Heathrow anger over cancelled flights

By Beth Hale, Daily Mail

Last updated at 08:29 05 August 2004

Angry passengers began a sit-in at Heathrow Airport after more than 100 flights were cancelled because of the storms.

They refused to leave Terminal One when BA staff told them they couldn't find them anywhere to stay for the night.

Many were told to telephone a customer service line which then shut down, while the remaining staff told them they were unable to arrange hotels. Airport police were called in to calm the situation.

Yesterday the tired passengers were still waiting to see if their flights had been rescheduled. At Terminal One - which handles the short-haul flights which were the most heavily affected by Tuesday's deluge - more passengers arrived to find queues snaking around the building.

Hundreds awoke from a troubled night attempting to snatch some sleep on the terminal floor, chairs and even conveyor belts.

Yesterday evening British Airways said there had been 109 short haul flights cancelled and one long haul flight. Among those who slept on the floor of Terminal One on Tuesday night was Barbara Whitelaw, 65, and her husband John, 71.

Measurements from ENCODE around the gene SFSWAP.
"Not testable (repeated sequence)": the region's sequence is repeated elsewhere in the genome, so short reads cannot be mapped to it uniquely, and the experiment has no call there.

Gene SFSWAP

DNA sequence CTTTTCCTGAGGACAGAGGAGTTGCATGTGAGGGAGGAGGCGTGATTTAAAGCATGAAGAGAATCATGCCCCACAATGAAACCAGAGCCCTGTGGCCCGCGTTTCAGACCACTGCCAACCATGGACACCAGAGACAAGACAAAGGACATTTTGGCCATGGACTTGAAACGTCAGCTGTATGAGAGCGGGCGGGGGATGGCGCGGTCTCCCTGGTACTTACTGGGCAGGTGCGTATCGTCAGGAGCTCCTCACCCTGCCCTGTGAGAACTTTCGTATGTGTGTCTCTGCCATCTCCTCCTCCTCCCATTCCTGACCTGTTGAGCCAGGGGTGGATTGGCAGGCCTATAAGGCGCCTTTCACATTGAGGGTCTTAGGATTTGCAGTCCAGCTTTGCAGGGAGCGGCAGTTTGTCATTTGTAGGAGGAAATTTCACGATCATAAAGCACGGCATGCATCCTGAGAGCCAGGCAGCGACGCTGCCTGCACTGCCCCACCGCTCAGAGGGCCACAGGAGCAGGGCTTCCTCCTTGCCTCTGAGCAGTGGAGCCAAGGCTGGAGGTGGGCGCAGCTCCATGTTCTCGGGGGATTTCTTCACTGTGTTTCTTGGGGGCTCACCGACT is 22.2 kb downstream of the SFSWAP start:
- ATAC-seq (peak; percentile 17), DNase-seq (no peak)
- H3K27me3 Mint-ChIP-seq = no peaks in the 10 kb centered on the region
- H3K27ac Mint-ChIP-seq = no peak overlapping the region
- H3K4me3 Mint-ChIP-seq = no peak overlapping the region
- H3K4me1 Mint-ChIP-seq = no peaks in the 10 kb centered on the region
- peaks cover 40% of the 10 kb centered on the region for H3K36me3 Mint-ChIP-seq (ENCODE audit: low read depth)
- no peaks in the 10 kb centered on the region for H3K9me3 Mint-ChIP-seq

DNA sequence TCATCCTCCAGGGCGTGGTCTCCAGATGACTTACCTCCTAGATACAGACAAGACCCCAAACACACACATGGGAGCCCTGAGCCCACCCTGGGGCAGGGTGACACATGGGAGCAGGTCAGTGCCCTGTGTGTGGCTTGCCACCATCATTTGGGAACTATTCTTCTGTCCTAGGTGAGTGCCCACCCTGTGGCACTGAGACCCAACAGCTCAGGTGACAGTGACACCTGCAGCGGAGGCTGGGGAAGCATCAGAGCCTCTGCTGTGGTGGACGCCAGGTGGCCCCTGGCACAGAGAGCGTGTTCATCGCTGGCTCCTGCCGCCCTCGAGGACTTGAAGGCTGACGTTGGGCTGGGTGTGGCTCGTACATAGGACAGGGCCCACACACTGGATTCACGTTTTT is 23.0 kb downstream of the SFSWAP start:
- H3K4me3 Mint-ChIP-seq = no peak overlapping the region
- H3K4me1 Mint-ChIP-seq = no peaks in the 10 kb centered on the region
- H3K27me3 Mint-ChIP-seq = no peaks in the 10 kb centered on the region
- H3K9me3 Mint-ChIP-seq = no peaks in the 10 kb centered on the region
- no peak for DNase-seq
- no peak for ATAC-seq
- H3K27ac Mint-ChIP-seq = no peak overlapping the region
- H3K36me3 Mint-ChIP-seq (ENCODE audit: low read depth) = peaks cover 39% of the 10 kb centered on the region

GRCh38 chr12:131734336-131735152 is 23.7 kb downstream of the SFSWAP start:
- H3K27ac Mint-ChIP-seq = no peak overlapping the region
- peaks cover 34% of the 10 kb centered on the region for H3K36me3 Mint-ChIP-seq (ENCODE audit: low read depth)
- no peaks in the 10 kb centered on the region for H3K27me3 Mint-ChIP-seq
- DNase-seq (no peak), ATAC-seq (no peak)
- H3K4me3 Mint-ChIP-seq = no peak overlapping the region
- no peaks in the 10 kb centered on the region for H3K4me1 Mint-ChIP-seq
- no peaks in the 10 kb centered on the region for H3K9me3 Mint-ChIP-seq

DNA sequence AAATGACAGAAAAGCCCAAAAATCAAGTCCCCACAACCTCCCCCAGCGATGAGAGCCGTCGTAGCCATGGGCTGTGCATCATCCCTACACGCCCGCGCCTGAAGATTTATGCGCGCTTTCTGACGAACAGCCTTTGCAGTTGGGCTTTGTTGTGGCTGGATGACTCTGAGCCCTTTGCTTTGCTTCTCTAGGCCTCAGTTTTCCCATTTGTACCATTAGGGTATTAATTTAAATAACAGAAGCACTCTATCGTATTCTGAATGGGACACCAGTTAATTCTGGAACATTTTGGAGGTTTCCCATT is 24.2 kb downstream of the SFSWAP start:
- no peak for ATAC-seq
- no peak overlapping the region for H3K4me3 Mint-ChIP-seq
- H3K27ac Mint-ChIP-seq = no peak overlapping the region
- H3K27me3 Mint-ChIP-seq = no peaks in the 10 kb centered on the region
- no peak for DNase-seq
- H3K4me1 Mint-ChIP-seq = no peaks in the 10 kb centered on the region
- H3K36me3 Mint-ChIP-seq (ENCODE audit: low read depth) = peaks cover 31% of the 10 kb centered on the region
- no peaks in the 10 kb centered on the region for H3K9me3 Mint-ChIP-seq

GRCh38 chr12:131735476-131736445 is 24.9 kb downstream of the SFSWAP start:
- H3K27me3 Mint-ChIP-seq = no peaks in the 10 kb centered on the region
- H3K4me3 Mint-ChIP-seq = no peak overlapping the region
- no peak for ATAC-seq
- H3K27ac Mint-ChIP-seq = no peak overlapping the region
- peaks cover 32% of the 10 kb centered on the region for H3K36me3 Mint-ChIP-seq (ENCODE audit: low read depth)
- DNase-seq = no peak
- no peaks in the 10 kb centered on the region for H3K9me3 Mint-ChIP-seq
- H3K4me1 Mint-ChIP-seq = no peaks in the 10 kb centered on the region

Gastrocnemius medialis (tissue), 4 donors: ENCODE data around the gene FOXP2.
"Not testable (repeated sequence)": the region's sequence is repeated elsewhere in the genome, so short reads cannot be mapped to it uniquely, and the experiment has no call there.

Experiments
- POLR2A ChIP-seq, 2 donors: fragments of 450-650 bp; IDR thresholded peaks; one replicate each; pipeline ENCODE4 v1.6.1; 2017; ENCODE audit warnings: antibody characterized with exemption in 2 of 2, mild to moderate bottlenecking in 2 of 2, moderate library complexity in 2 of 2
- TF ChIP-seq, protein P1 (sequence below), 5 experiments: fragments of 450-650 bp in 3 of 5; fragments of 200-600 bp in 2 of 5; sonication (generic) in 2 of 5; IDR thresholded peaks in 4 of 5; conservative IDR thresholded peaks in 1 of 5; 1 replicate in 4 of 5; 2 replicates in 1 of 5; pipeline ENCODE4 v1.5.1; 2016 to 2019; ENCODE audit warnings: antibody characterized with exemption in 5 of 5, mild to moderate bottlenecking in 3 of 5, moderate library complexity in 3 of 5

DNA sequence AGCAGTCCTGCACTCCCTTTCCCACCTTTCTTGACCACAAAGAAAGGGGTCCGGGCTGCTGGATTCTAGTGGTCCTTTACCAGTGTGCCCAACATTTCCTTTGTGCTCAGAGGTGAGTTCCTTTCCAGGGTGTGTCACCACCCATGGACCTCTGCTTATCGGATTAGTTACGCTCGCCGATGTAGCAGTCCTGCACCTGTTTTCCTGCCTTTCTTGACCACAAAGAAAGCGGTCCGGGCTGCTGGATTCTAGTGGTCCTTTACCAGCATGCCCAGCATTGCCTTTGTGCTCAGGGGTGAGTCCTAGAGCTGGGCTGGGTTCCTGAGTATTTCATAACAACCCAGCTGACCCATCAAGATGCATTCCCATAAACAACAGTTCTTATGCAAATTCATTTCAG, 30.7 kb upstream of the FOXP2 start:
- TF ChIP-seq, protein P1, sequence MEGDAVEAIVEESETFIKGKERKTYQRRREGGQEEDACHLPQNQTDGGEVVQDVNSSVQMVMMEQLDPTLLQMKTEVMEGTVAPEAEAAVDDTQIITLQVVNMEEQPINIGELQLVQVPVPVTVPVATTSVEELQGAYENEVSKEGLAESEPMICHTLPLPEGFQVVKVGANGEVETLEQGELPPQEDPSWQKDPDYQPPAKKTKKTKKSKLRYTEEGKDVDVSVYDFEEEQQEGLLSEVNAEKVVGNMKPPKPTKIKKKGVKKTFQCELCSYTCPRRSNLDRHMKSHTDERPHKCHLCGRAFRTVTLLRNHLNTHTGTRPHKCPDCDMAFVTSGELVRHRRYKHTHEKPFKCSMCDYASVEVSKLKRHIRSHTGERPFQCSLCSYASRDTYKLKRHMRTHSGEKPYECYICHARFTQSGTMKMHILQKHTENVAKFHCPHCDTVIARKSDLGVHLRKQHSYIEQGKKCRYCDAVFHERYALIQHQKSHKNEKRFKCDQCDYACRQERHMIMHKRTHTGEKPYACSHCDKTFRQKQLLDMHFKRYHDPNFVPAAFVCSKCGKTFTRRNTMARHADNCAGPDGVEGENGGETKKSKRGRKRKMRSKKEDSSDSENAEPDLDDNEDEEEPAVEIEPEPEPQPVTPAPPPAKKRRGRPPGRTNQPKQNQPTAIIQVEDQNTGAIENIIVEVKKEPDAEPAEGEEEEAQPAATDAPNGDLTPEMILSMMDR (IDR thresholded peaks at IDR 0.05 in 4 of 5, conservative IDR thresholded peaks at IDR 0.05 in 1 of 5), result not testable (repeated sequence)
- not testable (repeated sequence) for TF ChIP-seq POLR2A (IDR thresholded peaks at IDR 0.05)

The couple, from Galashiels, in the Borders, were due to fly to South Africa with South African Airlines after taking a flight from Scotland. But this arrived late and yesterday they were waiting to see if their journey onwards had been rescheduled.

Mrs Whitelaw said: 'We were told to find a hotel but there were so many people it didn't seem worth it. We just found a little piece of vinyl on the floor and lay down with everyone else. I slept on the floor when I was with the Girl Guides in my 20s but never dreamed I would be doing it again.'

IT consultant Gary Delooze, 33, who flies between London and Manchester once a week, said: 'The staff ignored us, then called the police, it was really bizarre. There was no consideration.'

An airport spokesman said: 'Heathrow is the world's busiest airport and when there is a sudden burst of severe weather it does have an effect.'

BA said staff had made every effort to keep customers informed.

Tuesday's mini-monsoon struck much of the country with thunderstorms and torrential rain. Traffic ground to a standstill and roads turned into rivers.

Joseph Wharton, 14, died after being hit by lightning in Bloxwich, West Midlands, and a girl of 15 remained in a critical condition after being struck in Hyde Park, Central London.

Seven cockle pickers were rescued off Meols in the Wirral after they lost their bearings.

The Met Office has warned of further storms and muggy temperatures before fresher weather arrives.

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